Something needs to be written about the true state of travel abroad these days. Far too much romance is attached to it. Those who stand to profit the most from it are often the very ones grinding out the exaggerated copy about foreign destinations. There would be fewer disappointments if travelers had more realistic expectations about their long-awaited foreign journeys.
It is still very true that life is short and the world is wide and the sooner you start the better. But there is also a surprising amount of frustrations attached to it.I should like to begin by describing the best part. The American tourist is no longer viewed as the world's leading obnoxious traveler. The Japanese in their dark three-piece box suits and the naked Germans outdistanced us back in the early '80s.
The Japanese abroad are only courteous to the immediate members of their tight-knit tour group. They are rude to everyone else. They are also extraordinary shoplifters. They happily pay for all duty-free purchases, but Montana ranches, the Rockefeller Center, shopping malls, large sections of beach-front property and electronic manufacturing plants seem to somehow be missing from every continent they visit. And if this isn't enough, they take 35mm slides of everything, not just sunsets, cathedrals, monuments and mosques. They snap shots of everything - buses, trucks, trees, manhole covers, telephone lines, parking meters, hub caps, tumbleweeds, ash trays and air conditioners. Do they know something we don't? It might be well to remember they did the same thing at Pearl Harbor in the summer of '41.
But you seldom see the Japanese in a tiny swimming suit at poolside or the beach, a good thing in view of their legs. This is the worldwide domain of the Germans. An inverse relationship exists here - the larger the stomach, the smaller the swimming suit. And right off the charts are those Germans with the most disgusting shapes. These are the naked Germans. They all share a common need to issue German demands and German orders to everyone who does not speak German or appreciate what reunification really implies.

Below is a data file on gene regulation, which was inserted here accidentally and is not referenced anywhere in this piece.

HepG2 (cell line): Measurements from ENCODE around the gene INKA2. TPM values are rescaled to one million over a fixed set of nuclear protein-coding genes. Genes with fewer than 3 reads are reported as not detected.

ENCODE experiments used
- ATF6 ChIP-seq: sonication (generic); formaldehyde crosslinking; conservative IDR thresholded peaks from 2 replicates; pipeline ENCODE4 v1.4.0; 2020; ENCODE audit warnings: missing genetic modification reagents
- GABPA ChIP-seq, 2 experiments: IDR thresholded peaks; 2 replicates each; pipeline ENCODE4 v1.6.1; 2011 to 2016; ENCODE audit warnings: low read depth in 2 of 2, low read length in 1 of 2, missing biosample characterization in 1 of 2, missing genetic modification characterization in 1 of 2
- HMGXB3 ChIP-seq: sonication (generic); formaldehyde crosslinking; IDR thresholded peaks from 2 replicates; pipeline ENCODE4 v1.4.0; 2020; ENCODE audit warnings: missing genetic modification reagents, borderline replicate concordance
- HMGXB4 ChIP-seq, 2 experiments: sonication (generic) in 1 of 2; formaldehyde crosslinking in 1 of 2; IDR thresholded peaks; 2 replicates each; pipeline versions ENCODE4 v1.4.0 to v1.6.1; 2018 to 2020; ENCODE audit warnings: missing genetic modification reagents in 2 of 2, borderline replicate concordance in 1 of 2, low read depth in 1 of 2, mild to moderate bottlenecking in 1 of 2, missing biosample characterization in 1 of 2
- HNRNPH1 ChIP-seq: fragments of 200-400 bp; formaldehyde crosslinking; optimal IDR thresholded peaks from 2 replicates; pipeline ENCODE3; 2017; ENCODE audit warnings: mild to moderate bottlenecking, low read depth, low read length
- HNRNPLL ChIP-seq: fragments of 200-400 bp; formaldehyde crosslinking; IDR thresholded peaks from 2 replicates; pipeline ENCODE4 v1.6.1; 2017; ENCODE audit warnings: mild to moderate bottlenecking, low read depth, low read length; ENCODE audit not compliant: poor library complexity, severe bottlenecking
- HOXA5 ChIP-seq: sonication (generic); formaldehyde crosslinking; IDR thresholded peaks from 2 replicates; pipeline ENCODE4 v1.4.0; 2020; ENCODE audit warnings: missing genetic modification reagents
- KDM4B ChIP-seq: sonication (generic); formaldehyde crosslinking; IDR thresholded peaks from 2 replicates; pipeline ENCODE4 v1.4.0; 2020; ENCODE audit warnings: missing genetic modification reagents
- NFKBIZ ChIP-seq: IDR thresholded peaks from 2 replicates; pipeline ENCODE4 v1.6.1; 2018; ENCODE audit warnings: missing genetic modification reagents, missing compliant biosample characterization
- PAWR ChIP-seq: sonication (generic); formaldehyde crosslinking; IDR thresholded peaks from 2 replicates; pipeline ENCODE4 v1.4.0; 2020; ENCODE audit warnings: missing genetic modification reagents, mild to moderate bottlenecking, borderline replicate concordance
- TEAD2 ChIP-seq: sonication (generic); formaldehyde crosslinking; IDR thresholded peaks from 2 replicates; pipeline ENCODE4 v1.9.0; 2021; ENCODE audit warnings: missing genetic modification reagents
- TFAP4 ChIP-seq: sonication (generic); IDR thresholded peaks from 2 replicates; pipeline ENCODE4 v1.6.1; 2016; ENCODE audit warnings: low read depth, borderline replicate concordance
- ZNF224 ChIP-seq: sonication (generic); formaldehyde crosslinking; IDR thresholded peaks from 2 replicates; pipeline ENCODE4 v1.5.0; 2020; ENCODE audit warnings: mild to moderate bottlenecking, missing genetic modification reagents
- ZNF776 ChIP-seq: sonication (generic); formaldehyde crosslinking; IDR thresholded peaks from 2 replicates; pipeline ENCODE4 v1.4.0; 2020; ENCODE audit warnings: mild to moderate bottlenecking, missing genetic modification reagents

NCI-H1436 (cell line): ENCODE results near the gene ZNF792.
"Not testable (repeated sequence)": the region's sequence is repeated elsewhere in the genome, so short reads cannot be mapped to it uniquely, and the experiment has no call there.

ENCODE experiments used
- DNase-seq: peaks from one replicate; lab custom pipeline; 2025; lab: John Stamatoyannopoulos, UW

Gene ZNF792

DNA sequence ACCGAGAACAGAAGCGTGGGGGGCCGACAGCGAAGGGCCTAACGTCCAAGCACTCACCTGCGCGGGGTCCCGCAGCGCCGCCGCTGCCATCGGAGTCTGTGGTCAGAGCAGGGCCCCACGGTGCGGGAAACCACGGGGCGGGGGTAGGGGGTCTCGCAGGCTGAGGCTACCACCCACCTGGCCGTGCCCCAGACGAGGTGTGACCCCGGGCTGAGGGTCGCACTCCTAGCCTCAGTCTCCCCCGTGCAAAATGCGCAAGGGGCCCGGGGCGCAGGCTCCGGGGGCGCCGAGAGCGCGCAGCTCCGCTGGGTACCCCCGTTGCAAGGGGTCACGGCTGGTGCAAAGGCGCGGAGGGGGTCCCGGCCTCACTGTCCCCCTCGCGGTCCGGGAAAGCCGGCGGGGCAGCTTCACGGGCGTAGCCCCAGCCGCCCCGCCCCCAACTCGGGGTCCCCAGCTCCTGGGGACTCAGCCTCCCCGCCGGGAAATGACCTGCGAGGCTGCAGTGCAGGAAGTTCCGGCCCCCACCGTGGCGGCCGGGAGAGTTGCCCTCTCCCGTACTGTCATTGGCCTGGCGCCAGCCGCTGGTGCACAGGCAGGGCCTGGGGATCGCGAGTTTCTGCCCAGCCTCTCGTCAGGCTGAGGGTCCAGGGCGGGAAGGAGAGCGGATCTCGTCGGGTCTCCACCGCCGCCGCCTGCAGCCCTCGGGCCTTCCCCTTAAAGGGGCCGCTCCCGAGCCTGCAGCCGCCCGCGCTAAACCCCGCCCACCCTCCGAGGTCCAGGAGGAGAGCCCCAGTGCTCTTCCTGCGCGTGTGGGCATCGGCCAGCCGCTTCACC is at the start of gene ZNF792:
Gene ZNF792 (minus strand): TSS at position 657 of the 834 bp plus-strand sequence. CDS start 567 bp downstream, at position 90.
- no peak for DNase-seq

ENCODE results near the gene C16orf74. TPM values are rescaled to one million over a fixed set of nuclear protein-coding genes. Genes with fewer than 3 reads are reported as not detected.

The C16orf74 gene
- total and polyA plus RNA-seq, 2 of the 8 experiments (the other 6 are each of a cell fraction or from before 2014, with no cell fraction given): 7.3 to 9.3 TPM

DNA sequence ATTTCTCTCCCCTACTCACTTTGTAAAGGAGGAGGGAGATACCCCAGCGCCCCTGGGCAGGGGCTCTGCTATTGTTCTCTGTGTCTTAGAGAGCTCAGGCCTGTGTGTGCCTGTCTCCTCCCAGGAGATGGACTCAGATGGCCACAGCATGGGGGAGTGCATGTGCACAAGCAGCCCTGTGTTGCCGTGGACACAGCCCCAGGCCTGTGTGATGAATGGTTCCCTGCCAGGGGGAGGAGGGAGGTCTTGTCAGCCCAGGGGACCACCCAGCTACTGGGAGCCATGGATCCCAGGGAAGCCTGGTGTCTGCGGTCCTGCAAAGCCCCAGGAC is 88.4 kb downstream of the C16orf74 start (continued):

What all of this means to the ingenuous American traveler is simply that both the Japanese and the Germans have it inherently within them to take over completely a resort, a hotel or a beach-front condominium project. It would be well to call ahead and check out the nationality of any tour group booking before making that non-refundable deposit for the first week's stay.
No bridge is too far or destination too distant for the Japanese or the Germans. They turn up on tropical coastlines the world over - Sri Lanka, Angola, Mombasa, Mexico, the Seychelles, and Durban, South Africa.
There may also be present at any destination around the world another group that is known as the "universal yuppie." They are wealthy, well-educated and DINKS (double income, no kids). They are there to have an `experience' and in the process let you know how meaningless your shallow life is. They go on archaeological digs, study the annual migration of the wildebeest or scuba dive for lost Phoenician art objects for the British Museum. They are easy to spot because they always wear Banana Republic bush jackets, thin-rimmed tortoise-shell glasses and are very intense. Avoid them whenever possible.
Because of recent events in the Middle East, Americans going to Europe would also be well advised to double their travel expense budgets. Prepay as much of your trip as possible because the U.S. dollar will only continue to weaken abroad, according to the experts. Expenses in the European capitals make New York City look like a cheap, though unsafe, bargain.
If all of this is too much for the reader, you always have the option of remaining at home and reading travel columns of a writer too foolish to heed his own advice.